Lynx (Felis lynx canadensis) were reported in the park in the early years of this century. Bailey (1927) reported that "there are said to be a very few Canada lynxes, but we saw no tracks or signs of them," during a July 1926 outing in Yellowstone backcountry by more than 200 Audubon Society members. Skinner (1927) estimated a lynx population of 10 with stationary status. By the mid-1940s, lynx were reported as extremely scarce. Annual reports of wildlife in the park list lynx as a "rare native" in the late 1960s, but in the early 1970s this animal was not listed as present.
Consolo Murphy and Meagher (in press) reported a total of 57 records of lynx on file in Yellowstone for the period 1883-1995, all but one of which were within park boundaries. Sightings were reported 34 times and tracks reported 17 times, both throughout the park, although more reports occurred in the southern half of Yellowstone. Lynx were reported more often in winter, although all months are represented in these records. Since 1995 there have been two reports of lynx, both in 1997, in the northern half of the park. The Smithsonian Museum has a skull of a female lynx reportedly collected from an unspecified location in Yellowstone in 1904. Museums at the Universities of Idaho and Wyoming have no specimens of lynx collected in Yellowstone. The park has a record in the park archives, dated 1905, of a lynx having been killed here. Neither has research been conducted to determine whether transient or resident populations exist. Sightings by visitors or employees are the only evidence we have of the possible presence of these animals that so closely resemble bobcats (Felis rufus) that sightings are difficult to verify. Consolo Murphy and Meagher concluded that evidence is too scant to reliably state that a resident population of lynx exists in the park today, if it did historically.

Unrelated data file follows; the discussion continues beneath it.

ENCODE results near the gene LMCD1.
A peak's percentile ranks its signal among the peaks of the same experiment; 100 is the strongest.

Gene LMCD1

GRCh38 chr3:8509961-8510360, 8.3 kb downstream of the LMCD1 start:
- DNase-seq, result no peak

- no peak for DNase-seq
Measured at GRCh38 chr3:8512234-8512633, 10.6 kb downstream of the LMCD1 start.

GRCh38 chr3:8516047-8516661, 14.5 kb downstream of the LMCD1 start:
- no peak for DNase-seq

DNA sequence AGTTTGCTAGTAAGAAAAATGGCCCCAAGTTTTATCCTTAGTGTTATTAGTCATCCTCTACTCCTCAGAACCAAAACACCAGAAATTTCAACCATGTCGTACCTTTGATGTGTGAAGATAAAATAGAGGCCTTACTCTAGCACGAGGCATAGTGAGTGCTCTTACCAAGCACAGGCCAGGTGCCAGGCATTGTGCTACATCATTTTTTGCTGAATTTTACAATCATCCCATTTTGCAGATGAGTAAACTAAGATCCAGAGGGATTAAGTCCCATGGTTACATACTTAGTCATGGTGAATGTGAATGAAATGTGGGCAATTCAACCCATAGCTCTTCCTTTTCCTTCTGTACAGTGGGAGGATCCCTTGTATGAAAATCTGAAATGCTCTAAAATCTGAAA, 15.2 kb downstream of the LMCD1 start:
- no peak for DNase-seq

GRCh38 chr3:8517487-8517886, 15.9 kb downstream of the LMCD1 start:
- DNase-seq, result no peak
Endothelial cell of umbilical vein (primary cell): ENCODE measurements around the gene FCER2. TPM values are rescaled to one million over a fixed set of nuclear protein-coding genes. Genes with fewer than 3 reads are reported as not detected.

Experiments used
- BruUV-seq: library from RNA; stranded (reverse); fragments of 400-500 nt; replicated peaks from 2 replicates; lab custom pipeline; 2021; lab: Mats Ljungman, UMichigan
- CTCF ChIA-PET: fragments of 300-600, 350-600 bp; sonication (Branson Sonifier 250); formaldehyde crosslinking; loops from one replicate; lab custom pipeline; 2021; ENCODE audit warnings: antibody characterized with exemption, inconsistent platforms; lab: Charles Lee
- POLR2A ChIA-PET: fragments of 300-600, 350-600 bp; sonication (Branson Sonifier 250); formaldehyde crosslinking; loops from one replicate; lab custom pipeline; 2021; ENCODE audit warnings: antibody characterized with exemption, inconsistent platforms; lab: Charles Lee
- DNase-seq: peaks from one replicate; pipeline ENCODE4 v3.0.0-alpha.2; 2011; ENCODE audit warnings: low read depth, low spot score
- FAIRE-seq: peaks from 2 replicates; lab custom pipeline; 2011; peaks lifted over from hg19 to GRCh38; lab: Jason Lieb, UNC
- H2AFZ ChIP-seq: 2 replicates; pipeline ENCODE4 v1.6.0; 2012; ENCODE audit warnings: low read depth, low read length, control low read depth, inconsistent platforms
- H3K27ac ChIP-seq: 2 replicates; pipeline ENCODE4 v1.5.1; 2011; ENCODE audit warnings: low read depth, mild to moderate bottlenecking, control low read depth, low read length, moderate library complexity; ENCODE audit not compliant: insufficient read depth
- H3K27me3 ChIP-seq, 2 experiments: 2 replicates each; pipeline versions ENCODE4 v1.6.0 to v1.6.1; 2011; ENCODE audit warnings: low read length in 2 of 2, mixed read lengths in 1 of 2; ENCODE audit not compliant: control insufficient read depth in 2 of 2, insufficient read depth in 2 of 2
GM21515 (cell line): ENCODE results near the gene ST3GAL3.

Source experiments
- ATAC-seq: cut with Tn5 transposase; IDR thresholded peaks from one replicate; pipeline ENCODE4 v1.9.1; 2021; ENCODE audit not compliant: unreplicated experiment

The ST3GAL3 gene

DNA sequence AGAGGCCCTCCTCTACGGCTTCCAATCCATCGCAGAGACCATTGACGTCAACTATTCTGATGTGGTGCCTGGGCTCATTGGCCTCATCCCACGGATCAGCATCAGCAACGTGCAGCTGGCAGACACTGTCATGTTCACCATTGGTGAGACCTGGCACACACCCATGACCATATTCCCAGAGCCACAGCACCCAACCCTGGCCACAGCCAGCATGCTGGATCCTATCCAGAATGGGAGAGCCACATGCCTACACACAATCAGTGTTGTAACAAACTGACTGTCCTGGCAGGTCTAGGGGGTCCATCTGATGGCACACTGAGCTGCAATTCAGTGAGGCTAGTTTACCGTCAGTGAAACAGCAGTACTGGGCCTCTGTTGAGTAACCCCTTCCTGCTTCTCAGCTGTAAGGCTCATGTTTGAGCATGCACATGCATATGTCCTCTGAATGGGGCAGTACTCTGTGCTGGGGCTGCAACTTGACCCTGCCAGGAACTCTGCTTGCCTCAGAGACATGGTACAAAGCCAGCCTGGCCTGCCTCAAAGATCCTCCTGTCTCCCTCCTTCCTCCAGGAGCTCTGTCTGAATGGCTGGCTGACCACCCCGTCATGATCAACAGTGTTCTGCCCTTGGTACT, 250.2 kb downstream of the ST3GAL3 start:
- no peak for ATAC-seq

As part of a proposed settlement over a lawsuit filed by the Defenders of Wildlife and 14 other organizations, the U.S. Fish and Wildlife Service (USFWS) recently proposed to take action to list the Canada lynx under the Endangered Species Act. A series of legal actions regarding the lynx have been pending since 1991. The USFWS determined that lynx were historically resident in 16 of the contiguous United States, and that they currently occur at low levels in Montana, Washington, and Maine. They are rare in Idaho, Wyoming, Oregon, Michigan, Minnesota, Wisconsin, Utah, Colorado, Vermont, and New Hampshire; the USFWS believes they have been extirpated from New York, Pennsylvania, and Massachusetts. Publication of a proposed rule in the Federal Register is planned for the summer of 1998, followed by a public comment period to actively solicit new information about the status of lynx, related threats, and ongoing conservation activities.